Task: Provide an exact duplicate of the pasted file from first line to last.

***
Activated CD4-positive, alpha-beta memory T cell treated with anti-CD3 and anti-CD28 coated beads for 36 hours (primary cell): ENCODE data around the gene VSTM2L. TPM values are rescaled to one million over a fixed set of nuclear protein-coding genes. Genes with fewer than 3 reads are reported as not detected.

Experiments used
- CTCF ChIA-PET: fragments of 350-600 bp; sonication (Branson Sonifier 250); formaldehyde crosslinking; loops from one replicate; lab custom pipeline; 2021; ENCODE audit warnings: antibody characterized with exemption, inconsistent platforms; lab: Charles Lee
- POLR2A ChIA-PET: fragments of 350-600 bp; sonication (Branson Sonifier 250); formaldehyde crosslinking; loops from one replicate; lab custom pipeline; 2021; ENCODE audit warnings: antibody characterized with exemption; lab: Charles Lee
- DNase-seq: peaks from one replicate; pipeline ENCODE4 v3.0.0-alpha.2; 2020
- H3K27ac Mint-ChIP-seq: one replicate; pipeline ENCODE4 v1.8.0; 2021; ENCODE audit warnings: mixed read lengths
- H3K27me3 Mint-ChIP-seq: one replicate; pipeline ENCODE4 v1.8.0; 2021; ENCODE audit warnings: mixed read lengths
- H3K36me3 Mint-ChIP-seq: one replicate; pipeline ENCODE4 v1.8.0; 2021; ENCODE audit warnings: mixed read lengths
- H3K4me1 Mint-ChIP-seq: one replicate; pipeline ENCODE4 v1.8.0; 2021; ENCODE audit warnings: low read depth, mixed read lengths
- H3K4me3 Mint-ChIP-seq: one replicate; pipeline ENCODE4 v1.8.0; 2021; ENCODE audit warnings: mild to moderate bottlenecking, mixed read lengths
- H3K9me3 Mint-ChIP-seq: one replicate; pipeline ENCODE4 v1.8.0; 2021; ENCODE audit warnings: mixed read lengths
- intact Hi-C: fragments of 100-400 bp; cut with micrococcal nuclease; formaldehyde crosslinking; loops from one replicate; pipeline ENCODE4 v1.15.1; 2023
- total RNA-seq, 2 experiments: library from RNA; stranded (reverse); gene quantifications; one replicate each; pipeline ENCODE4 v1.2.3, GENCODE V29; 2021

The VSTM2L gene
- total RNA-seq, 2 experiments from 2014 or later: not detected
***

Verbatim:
Activated CD4-positive, alpha-beta memory T cell treated with anti-CD3 and anti-CD28 coated beads for 36 hours (primary cell): ENCODE data around the gene VSTM2L. TPM values are rescaled to one million over a fixed set of nuclear protein-coding genes. Genes with fewer than 3 reads are reported as not detected.

Experiments used
- CTCF ChIA-PET: fragments of 350-600 bp; sonication (Branson Sonifier 250); formaldehyde crosslinking; loops from one replicate; lab custom pipeline; 2021; ENCODE audit warnings: antibody characterized with exemption, inconsistent platforms; lab: Charles Lee
- POLR2A ChIA-PET: fragments of 350-600 bp; sonication (Branson Sonifier 250); formaldehyde crosslinking; loops from one replicate; lab custom pipeline; 2021; ENCODE audit warnings: antibody characterized with exemption; lab: Charles Lee
- DNase-seq: peaks from one replicate; pipeline ENCODE4 v3.0.0-alpha.2; 2020
- H3K27ac Mint-ChIP-seq: one replicate; pipeline ENCODE4 v1.8.0; 2021; ENCODE audit warnings: mixed read lengths
- H3K27me3 Mint-ChIP-seq: one replicate; pipeline ENCODE4 v1.8.0; 2021; ENCODE audit warnings: mixed read lengths
- H3K36me3 Mint-ChIP-seq: one replicate; pipeline ENCODE4 v1.8.0; 2021; ENCODE audit warnings: mixed read lengths
- H3K4me1 Mint-ChIP-seq: one replicate; pipeline ENCODE4 v1.8.0; 2021; ENCODE audit warnings: low read depth, mixed read lengths
- H3K4me3 Mint-ChIP-seq: one replicate; pipeline ENCODE4 v1.8.0; 2021; ENCODE audit warnings: mild to moderate bottlenecking, mixed read lengths
- H3K9me3 Mint-ChIP-seq: one replicate; pipeline ENCODE4 v1.8.0; 2021; ENCODE audit warnings: mixed read lengths
- intact Hi-C: fragments of 100-400 bp; cut with micrococcal nuclease; formaldehyde crosslinking; loops from one replicate; pipeline ENCODE4 v1.15.1; 2023
- total RNA-seq, 2 experiments: library from RNA; stranded (reverse); gene quantifications; one replicate each; pipeline ENCODE4 v1.2.3, GENCODE V29; 2021

The VSTM2L gene
- total RNA-seq, 2 experiments from 2014 or later: not detected